Firefighters battle massive California wildfire
Up to 1,000 firefighters trying to contain fire that has forced 2,500 people to flee from their homes
Wind-blown embers fly from an ancient oak tree that burned in the Silver Fire near Banning, California. Photograph: Reuters
A car burns as it is consumed by fire near Banning, California as a wildfire raged out of control in the high desert east of Los Angeles. Photograph: Reuters
An aerial view shows the wildfire raging near Banning, California. Photograph: Reuters
Southern California fire photographer Shawn Kaye stops shooting photos and picks up a garden hose to help save a house that was almost destroyed. Photograph: Reuters
Members of a fire crew prepare to start hiking to build a containment line at the Falls Fire west of Lake Elsinore in California. Photograph: Reuters
Firefighters are battling a wind-driven California wildfire that has destroyed 15 buildings, injured at least five people and forced the evacuation of 500 homes in several small communities east of Los Angeles.
The fire started on Wednesday near a back-country road south of the town of Banning, and by last night it had blackened an estimated 14,000 acres, the Riverside County Fire Department said on its website.
Four firefighters and one civilian have been hurt in the blaze, which was raging through tinder-dry brush about 85 miles east of downtown Los Angeles. The extent of their injuries was not immediately known.
As of last night, a firefighting force of roughly 1,000 personnel, backed up by more than a dozen water-dropping helicopters and several airplanes carrying fire-retardant chemicals, had managed to carve fire breaks enclosing 20 per cent of the blaze.
That figure was double the containment estimate issued at the start of the day.
Vista Grande, Mount Edna, Poppet Flats, Twin Pines and Silent Valley were among several communities under mandatory evacuation orders as the fire burned toward Cabazon, a town of 2,500 residents about 20 miles west of the desert resort of Palm Springs.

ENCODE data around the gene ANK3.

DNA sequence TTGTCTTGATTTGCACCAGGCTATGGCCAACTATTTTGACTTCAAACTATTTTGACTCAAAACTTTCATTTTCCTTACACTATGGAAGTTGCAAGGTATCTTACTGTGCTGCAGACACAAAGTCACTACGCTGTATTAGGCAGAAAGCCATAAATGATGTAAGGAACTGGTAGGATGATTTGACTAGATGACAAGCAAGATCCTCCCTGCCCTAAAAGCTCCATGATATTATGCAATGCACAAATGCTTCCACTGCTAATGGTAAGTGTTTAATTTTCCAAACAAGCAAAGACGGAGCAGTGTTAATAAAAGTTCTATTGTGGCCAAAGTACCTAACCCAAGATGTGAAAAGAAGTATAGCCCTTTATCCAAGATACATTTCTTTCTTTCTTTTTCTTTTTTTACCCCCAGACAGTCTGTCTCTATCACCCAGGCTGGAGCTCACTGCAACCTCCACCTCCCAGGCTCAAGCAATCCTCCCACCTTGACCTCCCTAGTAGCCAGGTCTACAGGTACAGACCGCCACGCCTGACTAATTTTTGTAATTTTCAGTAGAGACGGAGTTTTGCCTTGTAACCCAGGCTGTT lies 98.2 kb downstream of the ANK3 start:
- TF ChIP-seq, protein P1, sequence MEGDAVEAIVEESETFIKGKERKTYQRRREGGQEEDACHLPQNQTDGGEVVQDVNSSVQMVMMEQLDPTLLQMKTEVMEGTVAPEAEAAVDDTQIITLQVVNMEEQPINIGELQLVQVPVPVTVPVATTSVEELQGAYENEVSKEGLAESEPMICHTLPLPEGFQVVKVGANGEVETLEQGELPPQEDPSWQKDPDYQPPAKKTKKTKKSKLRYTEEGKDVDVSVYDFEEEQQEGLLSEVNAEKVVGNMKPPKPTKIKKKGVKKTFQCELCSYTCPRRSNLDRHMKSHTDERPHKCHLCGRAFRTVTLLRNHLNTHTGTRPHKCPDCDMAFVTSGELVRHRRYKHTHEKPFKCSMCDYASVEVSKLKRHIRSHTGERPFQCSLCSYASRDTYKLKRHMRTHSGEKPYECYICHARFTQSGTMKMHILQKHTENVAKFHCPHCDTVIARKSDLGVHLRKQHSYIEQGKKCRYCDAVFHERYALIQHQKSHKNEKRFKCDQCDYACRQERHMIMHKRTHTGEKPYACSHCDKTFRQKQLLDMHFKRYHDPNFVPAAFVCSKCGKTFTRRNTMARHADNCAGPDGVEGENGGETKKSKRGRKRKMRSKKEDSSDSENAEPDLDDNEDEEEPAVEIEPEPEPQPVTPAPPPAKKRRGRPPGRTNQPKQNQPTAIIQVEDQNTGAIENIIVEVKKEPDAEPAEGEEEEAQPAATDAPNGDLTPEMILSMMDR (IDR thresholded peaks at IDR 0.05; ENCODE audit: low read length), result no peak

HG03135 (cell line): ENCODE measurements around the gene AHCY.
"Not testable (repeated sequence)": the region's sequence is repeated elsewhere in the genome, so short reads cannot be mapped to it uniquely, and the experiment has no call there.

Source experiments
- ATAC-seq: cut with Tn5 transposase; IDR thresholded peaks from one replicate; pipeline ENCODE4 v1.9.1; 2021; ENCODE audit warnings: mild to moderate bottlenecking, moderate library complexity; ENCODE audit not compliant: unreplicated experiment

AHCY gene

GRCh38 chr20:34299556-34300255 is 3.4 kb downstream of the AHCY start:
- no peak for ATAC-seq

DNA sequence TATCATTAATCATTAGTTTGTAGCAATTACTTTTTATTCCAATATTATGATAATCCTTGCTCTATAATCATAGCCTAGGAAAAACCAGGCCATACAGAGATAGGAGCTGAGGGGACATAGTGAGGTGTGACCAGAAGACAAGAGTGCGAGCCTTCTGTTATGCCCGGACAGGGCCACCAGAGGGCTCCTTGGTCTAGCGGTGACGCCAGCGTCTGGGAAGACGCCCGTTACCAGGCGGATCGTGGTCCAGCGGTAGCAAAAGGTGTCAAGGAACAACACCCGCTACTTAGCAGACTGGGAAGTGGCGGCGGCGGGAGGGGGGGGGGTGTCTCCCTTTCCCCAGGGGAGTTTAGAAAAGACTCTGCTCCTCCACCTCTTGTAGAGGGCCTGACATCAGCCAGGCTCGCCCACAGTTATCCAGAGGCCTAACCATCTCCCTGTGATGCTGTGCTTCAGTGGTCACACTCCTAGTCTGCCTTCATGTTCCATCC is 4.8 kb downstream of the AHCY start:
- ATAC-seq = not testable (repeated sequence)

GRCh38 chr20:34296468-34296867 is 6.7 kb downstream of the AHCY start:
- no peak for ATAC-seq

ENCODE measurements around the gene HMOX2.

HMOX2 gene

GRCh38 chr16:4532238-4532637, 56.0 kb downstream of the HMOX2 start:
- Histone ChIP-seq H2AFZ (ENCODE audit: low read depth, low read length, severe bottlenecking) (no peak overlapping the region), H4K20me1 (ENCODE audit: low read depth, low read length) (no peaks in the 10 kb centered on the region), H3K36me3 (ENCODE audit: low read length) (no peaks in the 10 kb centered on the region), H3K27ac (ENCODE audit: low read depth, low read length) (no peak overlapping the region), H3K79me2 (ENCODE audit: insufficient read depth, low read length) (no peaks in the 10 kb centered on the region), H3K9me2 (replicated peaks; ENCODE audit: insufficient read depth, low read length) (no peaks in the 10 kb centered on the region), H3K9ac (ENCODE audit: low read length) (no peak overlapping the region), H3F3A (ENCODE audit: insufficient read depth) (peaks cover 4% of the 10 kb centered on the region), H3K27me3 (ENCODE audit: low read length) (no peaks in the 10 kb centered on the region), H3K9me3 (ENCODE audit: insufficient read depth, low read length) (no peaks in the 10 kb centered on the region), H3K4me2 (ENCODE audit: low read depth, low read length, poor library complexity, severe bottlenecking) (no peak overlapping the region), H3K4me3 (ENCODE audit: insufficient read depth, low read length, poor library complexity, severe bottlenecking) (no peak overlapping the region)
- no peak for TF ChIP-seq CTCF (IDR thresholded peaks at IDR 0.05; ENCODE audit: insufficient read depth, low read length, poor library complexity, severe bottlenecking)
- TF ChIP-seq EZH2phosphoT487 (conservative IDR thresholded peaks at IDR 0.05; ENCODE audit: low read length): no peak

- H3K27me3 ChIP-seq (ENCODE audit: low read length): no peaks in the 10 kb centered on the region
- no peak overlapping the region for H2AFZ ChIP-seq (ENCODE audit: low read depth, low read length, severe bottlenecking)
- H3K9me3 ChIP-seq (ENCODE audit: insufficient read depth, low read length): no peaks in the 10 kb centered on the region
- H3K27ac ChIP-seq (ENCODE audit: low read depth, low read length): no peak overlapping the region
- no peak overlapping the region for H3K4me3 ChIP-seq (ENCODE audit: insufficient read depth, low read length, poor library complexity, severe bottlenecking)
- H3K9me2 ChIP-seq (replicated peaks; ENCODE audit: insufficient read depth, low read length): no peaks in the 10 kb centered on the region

“The dry conditions right now that we are seeing are allowing the fire to burn very quickly, then you add the gusting winds ... and it is pushing the fire further and further to the east,” California Department of Forestry and Fire Protection spokesman Daniel Berlandt said.
About 500 homes were under evacuation orders, Mr Berlandt said. Shelters for evacuees had been set up at high schools in nearby Hemet and Beaumont.
A number of residents living within the evacuation zone were initially advised to remain inside their homes as approaching flames cut them off from a safe escape route, county fire spokeswoman Melody Hendrickson said. Those evacuees have since been moved out of harm’s way.
At least 15 structures had been destroyed by the fire, but damage assessment teams were still taking inventory of the property losses to determine how many of the burned buildings might have been residences.
“We are still working to confirm what type of structures and how many were burned. We believe there were 15 structures, but we don’t know if they were barns, outbuildings or homes,” Mr Berlandt said.
Authorities have not yet determined how the fire started.
The blaze was one of the latest to break out during what experts say could become one of the worst US fire seasons on record.
A Colorado wildfire in June, ranked as that state’s most destructive ever, ravaged nearly 500 homes and killed two people. In Arizona, 19 members of an elite firefighting crew died on June 30th while battling a wildfire.